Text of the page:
References
 Wen B. C., Zhang H., Liu S. Y., et al. Theory and Techniques of Vibration Machinery and Their Applications. Science Press, Beijing, 2010. [Search CrossRef]
 Wen B. C., Fan J., Zhao C. Y., et al. Vibration Synchronization and Controlled Synchronization in Engineering. Science Press, Beijing, 2009. [Search CrossRef]
 Huygens C. Horologium Oscilatorium. Paris, France, 1673. [Search CrossRef]
 Blekhman I. I. Selfsynchronization of vibrators in some types of vibrational machines. Inzhenerny Sbornik, Vol. 16, 1953, p. 4972, (in Russian). [Search CrossRef]
 Blekhman I. I. Synchronization in Science and Technology. ASME Press, New York, 1988. [Search CrossRef]
 Blekhman I. I., Fradkov A. L., Nijmeijier H., et al. On selfsynchronization and controlled synchronization. System and Control Letters, Vol. 31, 1997, p. 299305. [Publisher]
 Blekhman I. I. Vibrational Mechanics. World Scientific, Singapore, 2000. [Publisher]
 Blekhman I. I., Fradkov A. L., Tomchina O. P., et al. Selfsynchronization and controlled synchronization: general definition and example design. Mathematics and Computers in Simulation, Vol. 58, 2002, p. 367384. [Publisher]
 Blekhman I. I., Sorokin V. S. On the separation of fast and slow motions in mechanical systems with highfrequency modulation of the dissipation coefficient. Journal of Sound and Vibration, Vol. 329, 2010, p. 49364949. [Publisher]
 Zhao C. Y., Zhu H. T., Wang R. Z., et al. Synchronization of two nonidentical coupled exciters in a nonresonant vibration system of linear motion, part 1: theoretical analysis. Shock and Vibration, Vol. 16, Issue 5, 2009, p. 505516. [Publisher]
 Zhao C. Y., Zhu H. T., Wang R. Z., et al. Synchronization of two nonidentical coupled exciters in a nonresonant vibrating system of linear motion, part 2: numeric analysis. Shock and Vibration, Vol. 16, Issue 5, 2009, p. 517528. [Publisher]
 Zhao C. Y., Zhao Q. H., Zhang Y. M., et al. Synchronization of two nonidentical coupled exciters in a nonresonant vibration system of plane motion. Journal of Mechanical Science Technology, Vol. 25, Issue 1, 2011, p. 4960. [Publisher]
 Zhang X. L., Zhao C. Y., Wen B. C. Theoretical and experimental study on synchronization of the two homodromy exciters in a nonresonant vibrating system. Shock and Vibration, Vol. 20, 2013, p. 327340. [Publisher]
 Zhang X. L., Wen B. C., Zhao C. Y. Vibratory synchronization transmission of two exciters in a superresonant vibrating system. Journal of Mechanical Science and Technology, Vol. 28, Issue 6, 2014, p. 20492058. [Publisher]
 Balthazar J. M., Palacios J. L., Reyolando M. B. Some comments on the numerical simulation of selfsynchronization of four nonideal exciters. Applied Mathematics and Computation, Vol. 164, 2005, p. 615625. [Publisher]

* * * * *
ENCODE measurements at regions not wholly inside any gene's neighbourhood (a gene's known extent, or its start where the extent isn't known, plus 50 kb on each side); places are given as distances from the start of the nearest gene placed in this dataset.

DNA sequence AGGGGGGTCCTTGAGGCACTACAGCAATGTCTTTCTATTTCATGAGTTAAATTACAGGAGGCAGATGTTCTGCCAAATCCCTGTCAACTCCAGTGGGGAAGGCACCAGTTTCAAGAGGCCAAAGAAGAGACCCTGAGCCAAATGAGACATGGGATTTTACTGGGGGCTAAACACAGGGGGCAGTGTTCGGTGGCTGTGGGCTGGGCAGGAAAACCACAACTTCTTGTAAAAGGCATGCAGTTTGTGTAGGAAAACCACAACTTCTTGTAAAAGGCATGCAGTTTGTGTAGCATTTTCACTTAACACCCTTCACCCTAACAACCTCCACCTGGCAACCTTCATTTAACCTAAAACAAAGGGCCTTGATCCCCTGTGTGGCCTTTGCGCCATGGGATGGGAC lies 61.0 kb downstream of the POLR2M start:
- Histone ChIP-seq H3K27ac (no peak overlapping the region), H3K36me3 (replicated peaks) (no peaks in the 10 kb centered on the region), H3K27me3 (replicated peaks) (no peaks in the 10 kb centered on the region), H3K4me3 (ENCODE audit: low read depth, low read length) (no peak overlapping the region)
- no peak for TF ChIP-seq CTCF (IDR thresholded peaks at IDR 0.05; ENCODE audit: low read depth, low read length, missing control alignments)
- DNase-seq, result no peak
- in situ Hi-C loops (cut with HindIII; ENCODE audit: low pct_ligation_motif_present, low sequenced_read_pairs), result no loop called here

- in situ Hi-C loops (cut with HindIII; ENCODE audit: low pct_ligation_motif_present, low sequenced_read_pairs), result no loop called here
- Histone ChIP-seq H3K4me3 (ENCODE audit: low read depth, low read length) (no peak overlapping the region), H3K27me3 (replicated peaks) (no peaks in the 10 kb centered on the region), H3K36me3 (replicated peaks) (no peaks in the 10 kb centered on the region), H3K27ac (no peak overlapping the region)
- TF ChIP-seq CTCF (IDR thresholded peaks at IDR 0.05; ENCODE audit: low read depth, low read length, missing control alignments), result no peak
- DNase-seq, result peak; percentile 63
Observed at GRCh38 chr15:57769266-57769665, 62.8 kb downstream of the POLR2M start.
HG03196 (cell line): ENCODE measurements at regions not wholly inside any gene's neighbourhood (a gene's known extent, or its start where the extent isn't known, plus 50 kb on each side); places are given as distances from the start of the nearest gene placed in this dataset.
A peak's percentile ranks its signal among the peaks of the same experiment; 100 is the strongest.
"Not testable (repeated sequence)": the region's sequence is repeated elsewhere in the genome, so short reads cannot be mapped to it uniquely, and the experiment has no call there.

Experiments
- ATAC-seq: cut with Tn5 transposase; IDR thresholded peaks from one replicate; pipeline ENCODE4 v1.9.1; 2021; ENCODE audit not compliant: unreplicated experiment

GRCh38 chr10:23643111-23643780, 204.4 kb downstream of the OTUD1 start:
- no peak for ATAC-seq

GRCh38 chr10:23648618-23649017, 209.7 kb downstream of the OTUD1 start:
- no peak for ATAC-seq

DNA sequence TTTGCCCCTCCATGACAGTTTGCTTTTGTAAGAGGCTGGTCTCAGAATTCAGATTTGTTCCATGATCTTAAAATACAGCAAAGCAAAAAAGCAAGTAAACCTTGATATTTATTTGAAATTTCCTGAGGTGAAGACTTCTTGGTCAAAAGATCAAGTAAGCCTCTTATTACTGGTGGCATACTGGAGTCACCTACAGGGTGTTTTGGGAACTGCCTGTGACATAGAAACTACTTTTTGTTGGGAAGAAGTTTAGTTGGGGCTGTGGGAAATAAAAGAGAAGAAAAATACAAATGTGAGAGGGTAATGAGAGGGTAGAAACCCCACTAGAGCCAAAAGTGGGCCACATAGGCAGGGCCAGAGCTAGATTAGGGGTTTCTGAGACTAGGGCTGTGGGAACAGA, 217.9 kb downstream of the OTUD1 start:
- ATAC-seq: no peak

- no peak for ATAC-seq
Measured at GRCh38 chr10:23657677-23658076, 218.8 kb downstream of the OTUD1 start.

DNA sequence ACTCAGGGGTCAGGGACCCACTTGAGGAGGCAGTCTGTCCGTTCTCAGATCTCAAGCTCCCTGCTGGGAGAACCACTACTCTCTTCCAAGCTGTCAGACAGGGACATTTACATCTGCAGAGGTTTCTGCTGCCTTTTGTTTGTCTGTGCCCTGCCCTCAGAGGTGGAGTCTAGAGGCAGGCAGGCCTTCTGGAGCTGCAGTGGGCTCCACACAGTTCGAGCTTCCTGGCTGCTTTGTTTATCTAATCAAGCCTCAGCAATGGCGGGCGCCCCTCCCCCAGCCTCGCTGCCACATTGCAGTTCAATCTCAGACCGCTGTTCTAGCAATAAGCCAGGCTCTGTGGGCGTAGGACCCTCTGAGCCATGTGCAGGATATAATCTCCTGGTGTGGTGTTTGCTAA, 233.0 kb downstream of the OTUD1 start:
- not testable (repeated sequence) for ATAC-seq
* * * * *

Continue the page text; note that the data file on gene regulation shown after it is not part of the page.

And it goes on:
Balthazar J. M., Palacios J. L., Reyolando M. B. Short comments on selfsynchronization of two nonideal sources supported by a flexible portal frame structure. Journal of Vibration and Control, Vol. 10, 2004, p. 17391748. [Publisher]
 Rumyantsev S., Tarasov D. Numerical Simulation of Nonlinear Dynamics of vibration transport machines in case of three independently rotating vibration exciters: recent advances in applied mathematics. Proceedings of the American Conference on Applied Mathematics (AMERICANMATH 10), Harvard University, Cambridge, USA, 2010, p. 191194. [Search CrossRef]
 Yasuhiro B., Tomoki O., Takahiro K. Development of a generation mechanism of synchronous vibration suitable for handheld vibrating tools: investigation of an impact model with two oscillators. Journal of System Design and Dynamics, Vol. 5, Issue 6, 2011, p. 13611370. [Publisher]
 Yasuhiro B., Takahiro K., Tomoki O. Development of a tamping rammer using selfsynchronization phenomena. 14th Asia Pacific Vibration Conference, Vol. 5, 2011, p. 14731482. [Search CrossRef]
 Miklo A., Szabo Z. Mechanical synchronization in dualrotor vibroactuator. Journal of Applied Mathematics and Mechanics, Vol. 13, 2013, p. 4142. [Publisher]
 Miklo A., Szabo Z. Simulation and experimental validation of the dynamical model of a dualrotor vibrotactor. Journal of Sound and Vibration, Vol. 334, 2015, p. 98107. [Publisher]
 Chen J. Mathematical Model and Speed Adjustment System of Alternating Motors. Defense Press, Beijing, 1989. [Search CrossRef]
Cited By
Experimental Investigation on Synchronization of Two CoRating Rotors Coupled With Nonlinear Springs
IEEE Access
Mingjun Du, Yongjun Hou, Cheng Yu, Wei Wang, Duyu Hou, Guang Xiong

2020

IFACPapersOnLine
Boris Andrievsky, Alexander L. Fradkov, Olga P. Tomchina, Vladimir I. Boikov

2019